#bioinformatics #continuous-integration #field #tested #documentation #following


A bioinformatics library for Rust. This library provides implementations of many algorithms and data structures that are useful for bioinformatics, but also in other fields.

89 releases (9 stable)

2.0.0 Jul 3, 2024
1.6.0 Mar 26, 2024
1.5.0 Dec 9, 2023
1.4.0 Sep 12, 2023
0.3.0 Mar 19, 2015

#42 in Data structures

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5,372 downloads per month
Used in 96 crates (85 directly)

MIT license

19K SLoC

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Rust-Bio logo Rust-Bio, a bioinformatics library for Rust.

This library provides Rust implementations of algorithms and data structures useful for bioinformatics. All provided implementations are rigorously tested via continuous integration.

Please see the API documentation for available features and examples of how to use them.

When using Rust-Bio, please cite the following article:

Köster, J. (2016). Rust-Bio: a fast and safe bioinformatics library. Bioinformatics, 32(3), 444-446.

Further, you can cite the used versions via DOIs:

Rust-Bio: DOI


Any contributions are welcome, from a simple bug report to full-blown new modules:

If you find a bug and don't have the time or in-depth knowledge to fix it, just check if you can add info to an existing issue and otherwise file a bug report with as many infos as possible. Pull requests are welcome if you want to contribute fixes, documentation, or new code. Before making commits, it would be helpful to first install pre-commit to avoid failed continuous integration builds due to issues such as formatting:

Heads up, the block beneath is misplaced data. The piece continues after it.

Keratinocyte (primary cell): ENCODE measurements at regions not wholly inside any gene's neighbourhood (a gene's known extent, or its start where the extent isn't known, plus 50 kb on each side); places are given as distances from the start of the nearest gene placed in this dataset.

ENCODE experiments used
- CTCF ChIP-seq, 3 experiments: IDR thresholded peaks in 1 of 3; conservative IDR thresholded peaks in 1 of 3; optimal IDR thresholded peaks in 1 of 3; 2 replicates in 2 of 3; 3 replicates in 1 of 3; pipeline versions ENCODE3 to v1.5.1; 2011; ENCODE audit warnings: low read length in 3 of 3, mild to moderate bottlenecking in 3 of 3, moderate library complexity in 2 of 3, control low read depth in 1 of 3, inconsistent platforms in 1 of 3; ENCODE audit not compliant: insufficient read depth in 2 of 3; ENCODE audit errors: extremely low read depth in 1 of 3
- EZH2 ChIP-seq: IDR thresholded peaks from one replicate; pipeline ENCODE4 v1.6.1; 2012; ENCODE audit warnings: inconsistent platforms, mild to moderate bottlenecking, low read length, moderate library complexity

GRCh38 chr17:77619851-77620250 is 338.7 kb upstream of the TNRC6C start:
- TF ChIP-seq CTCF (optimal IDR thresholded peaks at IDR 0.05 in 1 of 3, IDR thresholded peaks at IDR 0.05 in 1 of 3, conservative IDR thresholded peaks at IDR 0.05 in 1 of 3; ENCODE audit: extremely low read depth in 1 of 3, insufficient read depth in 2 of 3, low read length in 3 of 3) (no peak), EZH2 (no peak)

1. Install pre-commit (see pre-commit.com/#installation)
  2. Run pre-commit install in the rust-bio base directory

Depending on your intended contribution frequency, you have two options for opening pull requests:

  1. For one-time contributions, simply fork the repository, apply your changes to a branch in your fork and then open a pull request.
  2. If you plan on contributing more than once, become a contributor by saying hi on the rust-bio Discord server, Together with a short sentence saying who you are and mentioning what you want to contribute. We'll add you to the team. Then, you don't have to create a fork, but can simply push new branches into the main repository and open pull requests there.

If you want to contribute and don't know where to start, have a look at the roadmap.

Documentation guidelines

Every public function and module should have documentation comments. Check out which types of comments to use where. In rust-bio, documentation comments should:

  • explain functionality
  • give at least one useful example of how to use it (best as doctests, that run during testing, and using descriptive expect() statements for handling any Err()s that might occur)
  • describe time and memory complexity listed (where applicable)
  • cite and link sources and explanations for data structures, algorithms or code (where applicable)

For extra credit, feel free to familiarize yourself with:

Minimum supported Rust version

Currently the minimum supported Rust version is 1.65.0.


Licensed under the MIT license http://opensource.org/licenses/MIT. This project may not be copied, modified, or distributed except according to those terms.


~285K SLoC